You only feel properly introduced to the action if you take the car by the scruff and boss it about. Then, while the steering never comes alive, the chassis does, and you’ll find it agile, willing and friendly. Unusual care need only be taken in streaming wet conditions, and only if you’re brave or stupid enough to turn off the safety nets. Then the car’s behaviour edges towards the skittish side of responsive.

The main reason for this is BMW’s decision to equip the 1 Series M Coupé with some fairly uncompromising spring rates, which not only hinder wet grip, but also B-road comfort. It feels like a car developed on the smooth surfaces of Germany, and while the ride quality is just about good enough not to spoil its everyday ability, a touch more compliance on back roads would make the car not only more comfortable but also better and easier to drive.

We have no complaints about the way the BMW stops. With 160kg less weight and the same brakes as an M3, in all normal use the brakes are as strong and tireless as you’d ever want.


BMW 1 Series M Coupé

The 1 Series M Coupé has been priced to excite, and BMW has been smart to offer it as a limited run of 450 cars in the UK, providing it with a collectable cachet.

Against most of its competitors, this well equipped car looks like good value for money.

The 1 Series M Coupé has been priced to excite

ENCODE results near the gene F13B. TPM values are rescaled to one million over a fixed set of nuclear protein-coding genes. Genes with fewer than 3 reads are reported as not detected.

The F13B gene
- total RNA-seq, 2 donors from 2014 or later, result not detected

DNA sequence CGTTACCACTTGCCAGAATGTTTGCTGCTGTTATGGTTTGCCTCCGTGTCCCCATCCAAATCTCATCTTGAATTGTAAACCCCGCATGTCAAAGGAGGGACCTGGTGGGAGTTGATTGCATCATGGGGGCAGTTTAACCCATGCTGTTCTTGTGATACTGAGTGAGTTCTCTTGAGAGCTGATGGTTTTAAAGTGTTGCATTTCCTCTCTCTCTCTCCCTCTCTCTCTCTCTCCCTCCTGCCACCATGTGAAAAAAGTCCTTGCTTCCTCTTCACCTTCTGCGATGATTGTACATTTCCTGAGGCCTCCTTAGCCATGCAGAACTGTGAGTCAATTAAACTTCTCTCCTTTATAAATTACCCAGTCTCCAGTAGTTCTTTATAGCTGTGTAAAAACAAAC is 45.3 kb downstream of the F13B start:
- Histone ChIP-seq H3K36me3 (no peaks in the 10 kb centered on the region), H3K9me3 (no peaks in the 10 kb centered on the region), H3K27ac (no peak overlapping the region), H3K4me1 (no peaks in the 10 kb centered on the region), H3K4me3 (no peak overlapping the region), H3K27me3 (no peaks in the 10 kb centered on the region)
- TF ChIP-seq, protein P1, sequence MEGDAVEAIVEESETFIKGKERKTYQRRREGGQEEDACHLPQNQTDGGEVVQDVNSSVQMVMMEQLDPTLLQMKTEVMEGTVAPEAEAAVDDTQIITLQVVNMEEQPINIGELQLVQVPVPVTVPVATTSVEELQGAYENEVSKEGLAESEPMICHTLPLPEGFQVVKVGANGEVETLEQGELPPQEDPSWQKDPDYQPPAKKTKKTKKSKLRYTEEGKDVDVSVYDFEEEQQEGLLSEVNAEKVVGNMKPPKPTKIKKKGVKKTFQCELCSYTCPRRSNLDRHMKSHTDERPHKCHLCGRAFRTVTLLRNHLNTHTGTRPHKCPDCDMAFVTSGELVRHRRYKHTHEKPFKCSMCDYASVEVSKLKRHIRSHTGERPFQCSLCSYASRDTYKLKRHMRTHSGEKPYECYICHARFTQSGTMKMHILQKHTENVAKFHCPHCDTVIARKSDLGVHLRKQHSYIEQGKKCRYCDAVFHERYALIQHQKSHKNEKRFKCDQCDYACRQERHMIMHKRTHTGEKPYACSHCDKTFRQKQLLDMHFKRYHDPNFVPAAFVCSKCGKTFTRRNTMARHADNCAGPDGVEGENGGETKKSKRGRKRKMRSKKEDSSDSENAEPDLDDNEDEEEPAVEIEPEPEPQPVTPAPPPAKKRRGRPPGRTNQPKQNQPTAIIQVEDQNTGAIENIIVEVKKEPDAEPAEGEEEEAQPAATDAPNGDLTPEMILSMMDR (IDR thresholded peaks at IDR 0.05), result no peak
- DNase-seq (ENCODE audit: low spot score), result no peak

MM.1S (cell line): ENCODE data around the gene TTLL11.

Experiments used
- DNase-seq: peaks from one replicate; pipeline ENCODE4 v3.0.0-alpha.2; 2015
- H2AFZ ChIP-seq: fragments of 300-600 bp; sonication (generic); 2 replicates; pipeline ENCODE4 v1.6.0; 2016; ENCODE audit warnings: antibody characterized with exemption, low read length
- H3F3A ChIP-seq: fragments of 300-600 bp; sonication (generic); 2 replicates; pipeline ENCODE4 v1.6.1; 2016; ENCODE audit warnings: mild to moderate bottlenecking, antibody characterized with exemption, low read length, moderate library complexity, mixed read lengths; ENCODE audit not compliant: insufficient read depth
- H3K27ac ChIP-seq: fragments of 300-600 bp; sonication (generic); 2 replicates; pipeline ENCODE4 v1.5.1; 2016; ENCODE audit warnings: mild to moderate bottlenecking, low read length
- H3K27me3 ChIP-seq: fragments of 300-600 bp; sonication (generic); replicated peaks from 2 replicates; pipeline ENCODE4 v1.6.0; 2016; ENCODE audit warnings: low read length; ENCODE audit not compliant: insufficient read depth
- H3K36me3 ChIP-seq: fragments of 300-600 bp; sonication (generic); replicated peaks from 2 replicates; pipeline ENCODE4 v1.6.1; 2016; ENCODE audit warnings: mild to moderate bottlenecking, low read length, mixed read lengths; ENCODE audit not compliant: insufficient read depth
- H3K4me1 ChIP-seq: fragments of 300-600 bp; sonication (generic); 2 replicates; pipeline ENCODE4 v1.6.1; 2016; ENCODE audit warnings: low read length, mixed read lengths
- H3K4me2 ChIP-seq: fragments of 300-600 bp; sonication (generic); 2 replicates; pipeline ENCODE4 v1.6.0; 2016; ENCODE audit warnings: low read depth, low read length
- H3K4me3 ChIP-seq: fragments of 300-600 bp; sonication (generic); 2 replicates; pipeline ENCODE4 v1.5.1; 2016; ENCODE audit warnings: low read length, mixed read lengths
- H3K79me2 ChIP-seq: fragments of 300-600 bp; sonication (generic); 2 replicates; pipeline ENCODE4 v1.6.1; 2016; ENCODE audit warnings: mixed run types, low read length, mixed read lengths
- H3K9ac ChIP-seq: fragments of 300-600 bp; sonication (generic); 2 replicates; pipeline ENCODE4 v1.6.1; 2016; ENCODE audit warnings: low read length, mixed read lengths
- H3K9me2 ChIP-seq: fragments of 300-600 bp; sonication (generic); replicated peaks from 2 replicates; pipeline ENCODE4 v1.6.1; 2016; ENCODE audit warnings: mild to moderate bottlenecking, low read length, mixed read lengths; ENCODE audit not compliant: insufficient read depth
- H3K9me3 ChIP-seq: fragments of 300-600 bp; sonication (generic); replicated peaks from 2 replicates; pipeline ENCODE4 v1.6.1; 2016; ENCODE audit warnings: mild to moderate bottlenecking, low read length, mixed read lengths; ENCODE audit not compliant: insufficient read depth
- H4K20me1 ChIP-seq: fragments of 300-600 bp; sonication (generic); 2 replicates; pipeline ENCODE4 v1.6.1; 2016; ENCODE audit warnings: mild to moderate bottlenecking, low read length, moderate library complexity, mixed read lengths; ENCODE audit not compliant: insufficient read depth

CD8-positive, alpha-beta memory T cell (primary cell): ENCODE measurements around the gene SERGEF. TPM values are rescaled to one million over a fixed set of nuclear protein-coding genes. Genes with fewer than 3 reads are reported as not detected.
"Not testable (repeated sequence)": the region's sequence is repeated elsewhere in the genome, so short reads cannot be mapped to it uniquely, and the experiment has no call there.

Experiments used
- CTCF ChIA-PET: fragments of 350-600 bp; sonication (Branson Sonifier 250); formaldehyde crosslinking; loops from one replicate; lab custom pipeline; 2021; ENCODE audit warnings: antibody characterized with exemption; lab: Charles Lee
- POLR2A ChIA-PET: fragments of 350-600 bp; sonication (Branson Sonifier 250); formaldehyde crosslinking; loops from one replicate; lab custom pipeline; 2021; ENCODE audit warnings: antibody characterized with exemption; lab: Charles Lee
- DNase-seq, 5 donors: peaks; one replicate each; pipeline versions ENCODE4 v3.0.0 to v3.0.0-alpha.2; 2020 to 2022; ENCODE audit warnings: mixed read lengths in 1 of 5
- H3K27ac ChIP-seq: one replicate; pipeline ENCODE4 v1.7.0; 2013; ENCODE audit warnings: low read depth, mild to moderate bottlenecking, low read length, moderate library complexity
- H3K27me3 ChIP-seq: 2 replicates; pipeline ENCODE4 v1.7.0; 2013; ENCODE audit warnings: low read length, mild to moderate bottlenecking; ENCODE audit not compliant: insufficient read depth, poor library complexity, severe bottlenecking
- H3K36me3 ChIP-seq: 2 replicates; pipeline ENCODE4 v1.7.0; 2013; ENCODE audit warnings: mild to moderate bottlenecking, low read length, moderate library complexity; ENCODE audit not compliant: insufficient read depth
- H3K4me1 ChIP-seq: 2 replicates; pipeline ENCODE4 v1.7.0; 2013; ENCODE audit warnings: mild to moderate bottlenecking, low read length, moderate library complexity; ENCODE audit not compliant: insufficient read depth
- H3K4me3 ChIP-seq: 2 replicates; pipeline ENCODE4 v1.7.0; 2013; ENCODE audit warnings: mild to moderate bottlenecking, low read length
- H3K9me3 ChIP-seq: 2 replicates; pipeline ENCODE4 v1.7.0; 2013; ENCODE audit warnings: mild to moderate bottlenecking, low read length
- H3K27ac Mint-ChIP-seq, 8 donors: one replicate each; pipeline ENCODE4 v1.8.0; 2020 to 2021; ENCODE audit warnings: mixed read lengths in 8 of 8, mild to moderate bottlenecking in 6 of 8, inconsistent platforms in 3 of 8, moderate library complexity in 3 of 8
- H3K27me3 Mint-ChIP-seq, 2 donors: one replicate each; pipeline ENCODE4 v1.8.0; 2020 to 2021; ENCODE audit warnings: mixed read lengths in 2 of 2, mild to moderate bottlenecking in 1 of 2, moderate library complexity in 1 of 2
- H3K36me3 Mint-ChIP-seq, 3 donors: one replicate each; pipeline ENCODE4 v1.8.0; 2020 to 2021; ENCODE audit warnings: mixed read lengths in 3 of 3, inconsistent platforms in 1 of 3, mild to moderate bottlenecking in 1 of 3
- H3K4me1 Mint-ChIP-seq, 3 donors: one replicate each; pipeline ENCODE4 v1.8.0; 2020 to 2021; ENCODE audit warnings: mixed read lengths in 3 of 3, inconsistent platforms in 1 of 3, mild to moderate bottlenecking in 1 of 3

It’s been clever, too, in arranging for its CO2 emissions to register at 224g/km, keeping the cost of your tax disc merely painful, not punitive.

BMW says this equates to fuel consumption of 29.4mpg, but only if you’re not driving it in the way it was designed to be driven. Even moderately enthusiastic pedalling can drop the figure into the teens with breathtaking ease.

Overall, we managed 24.8mpg, which isn’t bad considering the kind of car it is and the type of procedures we subject it to.


4 star BMW 1 Series M Coupé

Despite being blessed with looks that only its mother could love, we liked the BMW 1 Series M Coupé very much.

It marks a return to form for the M division at a time when we were starting to wonder whether BMW still knew what a proper M-car should be. It clearly does, and this proves it.

This car puts a smile on its driver’s face

Yes, it is perhaps the least differentiated M-car yet, with its off-the-shelf motor and componentry borrowed from an M3, but to us it is the results that matter more than the means by which they were achieved.

And the undeniable truth is that this car puts a smile on its driver’s face. 

True, it asks a lot while doing so, but we’re never going to object to that when it also gives so much in return.

We’d still prefer a Cayman, but if you need the rear cabin space, can live with the looks and like the price, this is the very next best thing.

BMW 1 Series M 2011-2011 First drives